12. Head to the toilets beforehand.
The fireworks event is about 2 hours long and once it starts, the fireworks are continuously shot into the air and you shouldn’t miss any minute of it, so we definitely recommend you to go to the toilet first before the event begins. There aren’t that many toilets near the location so be ready for long queues in front of the toilets too.
13. Turn off your phonesclasesdeperiodismo/Flickr
So the event has finally started. The next thing that we should do is to (unfortunately) turn our phones off. You wouldn’t want to be distracted by messages, alerts or calls coming in. Plus, your flashing phone might bother the other spectators. But of course, if any one of your members haven’t arrived yet and you are waiting for him or her to contact you when they arrive, you should probably keep your phone turned on but on silent mode.
14. Hydration is key.
Summer in Japan can be very tough as it is not only hot but super humid too. As the fireworks festival is outdoors, you would need to hydrate yourself well to make up for the water loss from being outside for so long. Buy enough drinks to bring along with you because there will be many people at the location and once the event starts, it might be difficult for you to head to the store to buy drinks.
15. Keep the drinking at a minimum.
In Japan, there is no problem in drinking in public areas and having some beer while watching the fireworks color the sky is just the perfect thing to do on a summer night. But keep it to a minimum cause you wouldn’t want to end up drunk and robbing yourself from the beautiful fireworks show. Plus, you wouldn’t want to make a fool out of yourself and bother other spectators.
16. Stay to the very end!
Stay put at your seat until the event is truly officially over. You might think that you have just witness the last firework of the day but the pyrotechnic experts are well known for teasing the spectators and sending up another firework when the previous one has already exploded and faded away. So remember don’t leave until the event officially ends!
17. Enjoy the booming sound of the explosions.
The fireworks festivals in Japan is not only about the bright colors but also about the booming sounds the fireworks make. It makes the whole experience exciting every time the fireworks explode with a loud bang. You might find it interesting that regardless of the excitement, not one spectator makes a sound when the fireworks explode. That’s one of the many interesting Japanese etiquette practiced during public events.
18. Practice your photography skills first.
Any spectator here would want to immortalize the experience here by taking pictures of the show but it’s not easy to take beautiful pictures in the dark. So before heading to the event, you might want to search online for tips on how to take pictures of fireworks and try them out first. If you still fail after 2 to 3 tries at the day of the event, we would recommend you to just turn off your camera or phone and relax to enjoy the show instead. You wouldn’t want to get too overworked and then missed the sole purpose of coming to just enjoy the spectacular fireworks performance.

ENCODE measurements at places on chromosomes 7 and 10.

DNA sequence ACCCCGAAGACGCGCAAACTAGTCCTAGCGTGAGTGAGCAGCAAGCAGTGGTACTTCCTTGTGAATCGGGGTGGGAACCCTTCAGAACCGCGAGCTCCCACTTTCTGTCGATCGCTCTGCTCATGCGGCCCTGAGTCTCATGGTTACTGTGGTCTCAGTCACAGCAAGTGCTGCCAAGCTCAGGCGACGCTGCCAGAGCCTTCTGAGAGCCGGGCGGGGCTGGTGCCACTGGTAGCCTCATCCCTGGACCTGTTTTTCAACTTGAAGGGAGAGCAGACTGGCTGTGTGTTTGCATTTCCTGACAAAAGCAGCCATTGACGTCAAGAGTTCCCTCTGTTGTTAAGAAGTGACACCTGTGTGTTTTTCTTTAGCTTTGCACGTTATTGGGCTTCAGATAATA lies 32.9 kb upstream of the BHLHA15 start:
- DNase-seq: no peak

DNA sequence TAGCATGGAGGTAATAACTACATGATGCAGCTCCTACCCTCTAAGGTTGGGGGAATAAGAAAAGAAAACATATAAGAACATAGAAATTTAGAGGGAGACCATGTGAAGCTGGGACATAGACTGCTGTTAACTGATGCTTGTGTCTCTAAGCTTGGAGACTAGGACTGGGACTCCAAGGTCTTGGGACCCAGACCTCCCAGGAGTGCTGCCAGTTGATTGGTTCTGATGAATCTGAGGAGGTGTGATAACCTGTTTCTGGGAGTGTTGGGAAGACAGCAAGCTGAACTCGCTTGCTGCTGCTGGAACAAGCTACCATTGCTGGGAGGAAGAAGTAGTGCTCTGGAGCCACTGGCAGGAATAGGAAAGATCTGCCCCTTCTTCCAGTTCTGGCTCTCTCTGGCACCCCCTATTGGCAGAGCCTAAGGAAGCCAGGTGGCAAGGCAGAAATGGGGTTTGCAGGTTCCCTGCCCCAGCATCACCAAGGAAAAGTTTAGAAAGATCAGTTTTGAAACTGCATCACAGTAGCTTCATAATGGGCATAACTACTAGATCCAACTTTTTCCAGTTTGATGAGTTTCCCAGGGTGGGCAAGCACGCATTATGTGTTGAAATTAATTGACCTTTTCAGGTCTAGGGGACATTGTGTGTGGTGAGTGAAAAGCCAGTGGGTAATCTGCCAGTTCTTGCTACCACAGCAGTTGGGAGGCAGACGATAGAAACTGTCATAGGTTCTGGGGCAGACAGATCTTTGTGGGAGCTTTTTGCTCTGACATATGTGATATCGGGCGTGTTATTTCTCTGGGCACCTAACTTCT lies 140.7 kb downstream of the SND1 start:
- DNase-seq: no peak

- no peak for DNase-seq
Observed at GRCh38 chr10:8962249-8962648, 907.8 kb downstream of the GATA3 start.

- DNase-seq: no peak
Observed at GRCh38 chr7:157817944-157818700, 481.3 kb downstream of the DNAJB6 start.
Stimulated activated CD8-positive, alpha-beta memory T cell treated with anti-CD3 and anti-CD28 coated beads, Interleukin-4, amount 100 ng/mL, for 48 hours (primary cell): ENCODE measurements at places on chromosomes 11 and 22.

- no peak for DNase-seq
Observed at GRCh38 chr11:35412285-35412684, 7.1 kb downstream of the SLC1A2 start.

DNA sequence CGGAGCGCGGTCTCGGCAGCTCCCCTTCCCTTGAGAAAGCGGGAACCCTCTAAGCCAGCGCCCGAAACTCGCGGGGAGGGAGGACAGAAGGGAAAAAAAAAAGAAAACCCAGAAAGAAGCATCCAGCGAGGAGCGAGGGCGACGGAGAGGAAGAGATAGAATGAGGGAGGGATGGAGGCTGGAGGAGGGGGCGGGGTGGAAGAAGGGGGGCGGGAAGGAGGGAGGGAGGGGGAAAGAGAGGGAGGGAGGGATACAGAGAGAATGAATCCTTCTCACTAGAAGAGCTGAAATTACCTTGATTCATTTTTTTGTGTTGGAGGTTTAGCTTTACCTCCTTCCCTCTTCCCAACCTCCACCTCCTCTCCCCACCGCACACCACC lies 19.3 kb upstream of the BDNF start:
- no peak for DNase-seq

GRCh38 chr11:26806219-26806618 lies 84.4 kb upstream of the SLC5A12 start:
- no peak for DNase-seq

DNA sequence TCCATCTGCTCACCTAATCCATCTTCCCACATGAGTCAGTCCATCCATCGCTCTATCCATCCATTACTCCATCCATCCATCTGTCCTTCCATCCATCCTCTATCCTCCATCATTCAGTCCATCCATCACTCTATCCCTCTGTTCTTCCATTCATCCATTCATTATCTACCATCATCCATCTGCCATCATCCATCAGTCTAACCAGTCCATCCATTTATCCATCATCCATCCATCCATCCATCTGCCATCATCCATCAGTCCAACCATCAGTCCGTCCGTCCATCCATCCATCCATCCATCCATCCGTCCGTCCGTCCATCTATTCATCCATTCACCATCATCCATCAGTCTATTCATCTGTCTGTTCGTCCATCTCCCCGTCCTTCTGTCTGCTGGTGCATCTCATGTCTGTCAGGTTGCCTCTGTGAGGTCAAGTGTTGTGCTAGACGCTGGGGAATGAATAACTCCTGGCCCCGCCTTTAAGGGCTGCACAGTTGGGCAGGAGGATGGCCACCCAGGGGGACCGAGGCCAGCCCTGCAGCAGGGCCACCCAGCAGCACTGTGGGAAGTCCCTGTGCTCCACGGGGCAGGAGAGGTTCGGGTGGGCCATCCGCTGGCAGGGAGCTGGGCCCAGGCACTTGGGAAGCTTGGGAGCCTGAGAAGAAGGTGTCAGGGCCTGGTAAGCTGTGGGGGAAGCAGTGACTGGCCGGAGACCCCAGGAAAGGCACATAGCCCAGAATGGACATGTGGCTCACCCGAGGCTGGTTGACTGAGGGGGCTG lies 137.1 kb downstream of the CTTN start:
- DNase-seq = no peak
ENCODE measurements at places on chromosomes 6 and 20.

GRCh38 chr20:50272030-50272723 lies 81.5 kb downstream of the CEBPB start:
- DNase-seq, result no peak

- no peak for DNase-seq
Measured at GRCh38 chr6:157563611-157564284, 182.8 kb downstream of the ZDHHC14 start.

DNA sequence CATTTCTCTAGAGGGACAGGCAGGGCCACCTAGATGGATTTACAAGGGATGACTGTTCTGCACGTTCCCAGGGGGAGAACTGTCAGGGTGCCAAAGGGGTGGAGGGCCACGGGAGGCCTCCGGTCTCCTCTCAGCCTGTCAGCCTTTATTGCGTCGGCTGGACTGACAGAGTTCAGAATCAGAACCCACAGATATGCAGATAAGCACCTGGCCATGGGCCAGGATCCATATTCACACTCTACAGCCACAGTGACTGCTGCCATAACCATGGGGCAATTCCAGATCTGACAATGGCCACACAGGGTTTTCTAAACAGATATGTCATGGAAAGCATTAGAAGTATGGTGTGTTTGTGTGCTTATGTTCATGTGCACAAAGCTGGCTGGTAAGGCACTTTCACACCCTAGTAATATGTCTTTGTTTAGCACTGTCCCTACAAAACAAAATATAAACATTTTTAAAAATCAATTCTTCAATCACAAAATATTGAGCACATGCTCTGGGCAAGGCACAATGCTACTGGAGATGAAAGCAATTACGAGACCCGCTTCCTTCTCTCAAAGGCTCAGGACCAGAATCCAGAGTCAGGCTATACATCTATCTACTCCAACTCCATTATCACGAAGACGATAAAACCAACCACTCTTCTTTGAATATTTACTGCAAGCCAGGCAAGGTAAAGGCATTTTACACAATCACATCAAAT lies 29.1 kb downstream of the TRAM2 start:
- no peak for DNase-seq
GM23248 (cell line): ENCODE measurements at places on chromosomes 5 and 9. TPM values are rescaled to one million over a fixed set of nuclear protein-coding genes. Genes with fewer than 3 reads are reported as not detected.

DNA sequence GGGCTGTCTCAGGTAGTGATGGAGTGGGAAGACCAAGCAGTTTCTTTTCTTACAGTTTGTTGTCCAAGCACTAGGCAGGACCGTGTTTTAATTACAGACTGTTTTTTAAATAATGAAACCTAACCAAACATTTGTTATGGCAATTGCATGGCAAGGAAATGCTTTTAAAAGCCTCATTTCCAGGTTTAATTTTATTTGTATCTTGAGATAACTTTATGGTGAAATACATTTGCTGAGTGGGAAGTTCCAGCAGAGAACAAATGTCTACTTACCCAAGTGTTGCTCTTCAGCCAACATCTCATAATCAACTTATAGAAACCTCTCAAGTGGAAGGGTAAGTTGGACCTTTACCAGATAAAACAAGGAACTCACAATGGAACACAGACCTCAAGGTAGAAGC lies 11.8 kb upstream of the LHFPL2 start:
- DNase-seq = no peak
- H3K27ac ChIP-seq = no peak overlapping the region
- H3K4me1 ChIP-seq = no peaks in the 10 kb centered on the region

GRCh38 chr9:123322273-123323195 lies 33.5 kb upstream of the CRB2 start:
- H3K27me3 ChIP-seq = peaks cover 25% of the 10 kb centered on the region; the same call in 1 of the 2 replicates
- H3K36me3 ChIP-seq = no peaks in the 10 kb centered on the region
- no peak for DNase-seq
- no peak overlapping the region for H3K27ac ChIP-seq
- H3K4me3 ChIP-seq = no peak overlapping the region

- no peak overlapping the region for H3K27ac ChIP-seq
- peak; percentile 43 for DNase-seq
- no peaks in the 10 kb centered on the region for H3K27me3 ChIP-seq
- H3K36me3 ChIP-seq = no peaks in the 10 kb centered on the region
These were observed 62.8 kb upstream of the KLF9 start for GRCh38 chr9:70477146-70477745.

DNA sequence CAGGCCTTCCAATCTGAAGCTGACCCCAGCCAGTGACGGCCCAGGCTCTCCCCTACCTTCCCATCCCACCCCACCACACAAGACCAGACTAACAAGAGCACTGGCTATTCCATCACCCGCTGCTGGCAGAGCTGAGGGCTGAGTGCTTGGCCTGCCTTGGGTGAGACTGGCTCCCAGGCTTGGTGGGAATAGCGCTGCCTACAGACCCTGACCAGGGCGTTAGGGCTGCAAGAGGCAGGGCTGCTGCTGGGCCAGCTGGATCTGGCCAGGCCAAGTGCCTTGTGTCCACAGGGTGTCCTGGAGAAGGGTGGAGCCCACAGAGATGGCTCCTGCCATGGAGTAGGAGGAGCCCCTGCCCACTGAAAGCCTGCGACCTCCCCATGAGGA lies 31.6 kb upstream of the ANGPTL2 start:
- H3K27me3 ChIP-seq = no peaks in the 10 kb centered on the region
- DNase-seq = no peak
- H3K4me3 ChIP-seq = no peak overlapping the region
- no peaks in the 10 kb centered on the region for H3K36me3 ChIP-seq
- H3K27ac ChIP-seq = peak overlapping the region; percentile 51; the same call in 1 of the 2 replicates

19. Check the last train out.
The event will end quite late at night. If the event is at a place where public transportation still runs late into the night, or if you are staying close to the location, then there shouldn’t be much to worry about. Other wise, it would be best to check the time when the last train departs. Also do bear in mind that since there will be many spectators, the train station will be crowded and you may need to wait a few more turns before you can finally board the train. To avoid the crowds, you could walk to the 2nd nearest train station to board the train instead.
20. Stay close to the location.Debs (ò‿ó)♪/Flickr
For those who have come from afar to attend the event, they may not be able to catch the last train back to their place. If your accommodation is located relatively far from the event’s location, we would recommend you to book at least one night at a hotel, inn or youth hostel close to the event’s location so that you won’t get stranded.
21. Don’t keep it to yourself.
There is a way for you to make the whole experience last a little longer even after the event has officially ended by sharing your experience with others. Telling others about the event will only make the memory stronger and it might also encourage your family and friends to attend the event the next year!
Recommended Fireworks Festivals in Tokyo
Sumidagawa Fireworks Festival (Tokyo)
Date and time：July 25, 2015 from 7:05pm to 8:30pm (for the first area) and from 7:30pm to 8:30pm (for the second area)
Location: The first area spans from the downstream area of Sakurabashi Bridge to the upstream area of Kototoibashi Bridge while the second area is from the downstream area of Komagatabashi Bridge to the upstream area of Umayabashi Bridge.
Free of charge (but you can pay to get the best seats in the event that begin from 5000 yen)
Details：This is one of Japan’s longest serving fireworks festivals that started from the Edo period and every year, close to about 100,000 people would attend the event!
Homepage: sumidagawa-hanabi.com/ (Japanese Only)
Katsushika Noryo Fireworks Festival (Tokyo)
Date and time: July 21, 2015 from 7:20pm to 8:20pm
Location：Shibamata Baseball Field (by the Edogawa riverbed), Katsushika Ward
Free of charge
Details：This is one event that you can see the spectacular fireworks up close and plus since it is located at one of the old towns in Tokyo, you will be able to enjoy the fireworks show while taking in some traditional Japanese culture.
Homepage: hanabi.walkerplus.com/detail/ar0313e00861/ (Japanese Only)
Edogawa Fireworks Festival (Tokyo)
Date and time: August 1, 2015 from 8:15pm to 8:30pm
Location: Edogawa River (Shinozaki Park)
Free of charge
Details: Depending on the theme for that year, the fireworks are arranged to be in sync with the music played in the background. You can also opt to ride on the houseboats and view the fireworks festival from it.
Hompage: www.city.edogawa.tokyo.jp/hanabi/ (Japanese Only)